plates, or of two hinged-parts of a screed plate or laying box, are adjusted only
as necessary, i.e. independently, two sets of detector flaps are provided, eg
two pairs, between the outer elongate members. In this case, the outer detector
flaps control the sides of the screed plate or laying box, and the detector flaps
each side of the central elongate member control the movement at its centre. The
detector flaps may be of equal length, but this may be changed if, for instance,
a more pronounced crowning of the surface is required.
For example, when a hinged laying box is used, in the third embodiment
movement of an outer flap causes only the side of the laying box associated with
that flap to rise, whilst maintaining the centre of the box and the other side
of the box in their original positions. This means that increased material thickness
is provided only where it is needed, ie. where the substrate is raised, resulting
in an efficient usage of that material. This represents an advantage over the
second, pivoted, embodiment, where raising one side of the laying box may well
result in some raising of its centre, and possibly also its other side, resulting
in the use of more material than is necessary.
If more than a pair of screed plates are used, or a multi-hinged
screed plate or laying box, at least one detector flap, and preferably at least
two flaps, should be provided for each plate or supported part.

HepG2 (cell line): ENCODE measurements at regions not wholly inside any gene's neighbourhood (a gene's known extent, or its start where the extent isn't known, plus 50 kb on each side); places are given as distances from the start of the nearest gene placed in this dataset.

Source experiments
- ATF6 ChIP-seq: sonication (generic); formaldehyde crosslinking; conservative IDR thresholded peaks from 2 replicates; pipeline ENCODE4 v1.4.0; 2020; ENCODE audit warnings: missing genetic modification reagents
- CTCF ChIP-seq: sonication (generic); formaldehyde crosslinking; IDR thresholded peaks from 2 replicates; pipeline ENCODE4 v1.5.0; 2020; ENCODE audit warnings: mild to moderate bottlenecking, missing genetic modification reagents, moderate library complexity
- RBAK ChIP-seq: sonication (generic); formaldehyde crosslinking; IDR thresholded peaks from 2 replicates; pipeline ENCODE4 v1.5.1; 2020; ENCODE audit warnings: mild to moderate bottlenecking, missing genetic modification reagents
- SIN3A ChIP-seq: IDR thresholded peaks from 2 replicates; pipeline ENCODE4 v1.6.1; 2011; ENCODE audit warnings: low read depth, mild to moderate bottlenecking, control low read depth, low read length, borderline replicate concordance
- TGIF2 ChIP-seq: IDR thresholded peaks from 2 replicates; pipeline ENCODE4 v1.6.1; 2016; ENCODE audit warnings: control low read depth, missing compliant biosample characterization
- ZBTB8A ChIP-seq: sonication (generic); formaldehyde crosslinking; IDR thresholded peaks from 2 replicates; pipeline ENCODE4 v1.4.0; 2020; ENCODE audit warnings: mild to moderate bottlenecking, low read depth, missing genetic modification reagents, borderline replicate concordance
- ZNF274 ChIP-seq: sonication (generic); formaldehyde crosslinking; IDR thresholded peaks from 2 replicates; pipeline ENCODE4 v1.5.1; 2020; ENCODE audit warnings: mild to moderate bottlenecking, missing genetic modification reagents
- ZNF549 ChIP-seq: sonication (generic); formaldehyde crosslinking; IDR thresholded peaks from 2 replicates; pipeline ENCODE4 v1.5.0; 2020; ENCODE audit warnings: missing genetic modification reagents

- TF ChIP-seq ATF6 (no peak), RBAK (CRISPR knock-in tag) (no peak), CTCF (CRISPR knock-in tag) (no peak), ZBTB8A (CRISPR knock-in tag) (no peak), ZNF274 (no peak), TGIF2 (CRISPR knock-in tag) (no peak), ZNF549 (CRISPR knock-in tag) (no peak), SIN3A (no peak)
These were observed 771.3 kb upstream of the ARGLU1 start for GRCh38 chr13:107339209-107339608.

The invention will now be described by way of example only with reference
to the accompanying drawings.
Figure 1 is a side view of a mobile blending and mixing machine.
Figures 2A and 2B are top and side views, respectively, of a laying
box embodying the present invention.
Figure 3 is a schematic view of a mechanism for transmitting movement
of a flap to a screed plate in a laying box according to a first embodiment of
the present invention.
Figure 4 is a schematic view of the mechanism of Figure 3, in greater
Figure 5 is a side view of a laying box according to a second embodiment
of the present invention.
Figure 6 is a side view of the laying box of Figure 5, in raised
Figures 7A to 7D are schematic views representing the movement of
a laying box in the second and the third embodiments of the present invention.
Firstly, as shown in Figure 1, a laying box assembly (1) is towed
behind a mobile blending and mixing machine (2) which supplies surfacing material
thereto, by means which can be conventional.